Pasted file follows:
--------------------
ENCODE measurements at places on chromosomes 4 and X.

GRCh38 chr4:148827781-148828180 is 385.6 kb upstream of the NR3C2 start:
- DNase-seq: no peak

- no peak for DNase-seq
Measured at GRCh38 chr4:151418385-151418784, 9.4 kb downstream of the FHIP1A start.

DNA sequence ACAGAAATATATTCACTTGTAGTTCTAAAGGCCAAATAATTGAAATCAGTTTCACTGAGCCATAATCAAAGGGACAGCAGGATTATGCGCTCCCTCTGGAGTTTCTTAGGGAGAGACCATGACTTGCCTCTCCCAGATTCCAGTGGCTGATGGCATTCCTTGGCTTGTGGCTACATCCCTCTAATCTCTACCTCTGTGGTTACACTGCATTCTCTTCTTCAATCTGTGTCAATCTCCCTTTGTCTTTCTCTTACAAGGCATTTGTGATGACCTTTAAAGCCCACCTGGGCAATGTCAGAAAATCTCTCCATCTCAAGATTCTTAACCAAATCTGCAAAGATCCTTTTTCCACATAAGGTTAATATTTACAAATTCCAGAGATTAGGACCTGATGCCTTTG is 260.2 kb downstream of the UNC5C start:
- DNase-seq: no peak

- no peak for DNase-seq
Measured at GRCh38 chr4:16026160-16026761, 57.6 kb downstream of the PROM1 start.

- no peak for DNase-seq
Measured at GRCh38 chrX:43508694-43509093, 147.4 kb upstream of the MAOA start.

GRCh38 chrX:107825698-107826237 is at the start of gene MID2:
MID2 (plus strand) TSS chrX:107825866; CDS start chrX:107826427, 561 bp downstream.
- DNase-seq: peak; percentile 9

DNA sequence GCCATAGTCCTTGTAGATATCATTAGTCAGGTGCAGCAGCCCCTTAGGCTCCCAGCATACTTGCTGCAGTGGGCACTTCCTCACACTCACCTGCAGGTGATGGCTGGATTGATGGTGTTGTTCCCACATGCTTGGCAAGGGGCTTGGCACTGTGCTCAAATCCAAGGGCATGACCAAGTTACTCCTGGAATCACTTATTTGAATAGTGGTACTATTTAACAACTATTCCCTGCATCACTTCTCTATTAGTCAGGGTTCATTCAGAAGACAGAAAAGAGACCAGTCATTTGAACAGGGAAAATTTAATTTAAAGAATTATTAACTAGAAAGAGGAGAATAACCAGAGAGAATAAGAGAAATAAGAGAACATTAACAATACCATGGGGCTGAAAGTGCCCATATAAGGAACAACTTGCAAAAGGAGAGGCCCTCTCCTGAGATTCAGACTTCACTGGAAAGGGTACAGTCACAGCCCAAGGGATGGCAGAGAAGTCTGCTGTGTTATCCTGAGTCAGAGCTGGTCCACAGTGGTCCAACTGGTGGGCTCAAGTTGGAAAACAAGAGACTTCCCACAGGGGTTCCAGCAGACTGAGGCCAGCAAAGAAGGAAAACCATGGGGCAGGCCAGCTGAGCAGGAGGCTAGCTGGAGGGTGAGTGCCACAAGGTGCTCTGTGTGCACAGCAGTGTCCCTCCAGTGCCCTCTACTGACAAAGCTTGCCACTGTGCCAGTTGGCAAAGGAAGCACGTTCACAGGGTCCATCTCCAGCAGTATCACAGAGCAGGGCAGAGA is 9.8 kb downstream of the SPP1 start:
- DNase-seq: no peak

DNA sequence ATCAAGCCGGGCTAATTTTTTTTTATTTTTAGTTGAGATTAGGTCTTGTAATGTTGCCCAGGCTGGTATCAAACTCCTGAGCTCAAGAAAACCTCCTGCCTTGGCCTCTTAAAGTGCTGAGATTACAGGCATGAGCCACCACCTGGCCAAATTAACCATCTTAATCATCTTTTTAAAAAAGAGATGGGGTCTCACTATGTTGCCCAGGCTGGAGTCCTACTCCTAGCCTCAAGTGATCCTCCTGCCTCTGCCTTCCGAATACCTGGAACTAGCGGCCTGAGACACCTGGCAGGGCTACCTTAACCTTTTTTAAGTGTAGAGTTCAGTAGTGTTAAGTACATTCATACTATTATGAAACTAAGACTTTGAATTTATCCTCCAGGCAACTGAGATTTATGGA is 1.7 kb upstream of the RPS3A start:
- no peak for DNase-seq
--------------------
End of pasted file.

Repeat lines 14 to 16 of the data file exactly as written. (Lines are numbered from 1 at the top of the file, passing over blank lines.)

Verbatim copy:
- DNase-seq: peak; percentile 9

DNA sequence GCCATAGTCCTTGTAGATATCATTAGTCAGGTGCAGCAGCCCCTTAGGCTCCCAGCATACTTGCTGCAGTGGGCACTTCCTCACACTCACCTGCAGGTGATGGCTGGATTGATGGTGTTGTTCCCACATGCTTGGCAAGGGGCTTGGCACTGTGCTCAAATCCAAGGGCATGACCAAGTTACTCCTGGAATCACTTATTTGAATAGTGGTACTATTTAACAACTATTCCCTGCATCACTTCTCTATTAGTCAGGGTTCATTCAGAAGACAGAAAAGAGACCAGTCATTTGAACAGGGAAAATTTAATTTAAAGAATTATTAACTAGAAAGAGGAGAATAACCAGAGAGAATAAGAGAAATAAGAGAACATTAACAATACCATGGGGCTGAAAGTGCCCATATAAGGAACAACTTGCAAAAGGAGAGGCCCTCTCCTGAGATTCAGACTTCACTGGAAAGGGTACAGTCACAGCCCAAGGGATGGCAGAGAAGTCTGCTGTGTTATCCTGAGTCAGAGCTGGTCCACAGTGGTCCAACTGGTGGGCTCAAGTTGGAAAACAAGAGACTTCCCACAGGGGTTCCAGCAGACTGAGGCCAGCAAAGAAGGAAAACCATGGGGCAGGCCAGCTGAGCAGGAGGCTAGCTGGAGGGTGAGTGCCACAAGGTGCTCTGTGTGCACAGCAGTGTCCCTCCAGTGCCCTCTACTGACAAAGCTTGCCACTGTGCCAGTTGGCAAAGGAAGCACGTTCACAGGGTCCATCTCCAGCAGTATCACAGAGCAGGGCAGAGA is 9.8 kb downstream of the SPP1 start:
- DNase-seq: no peak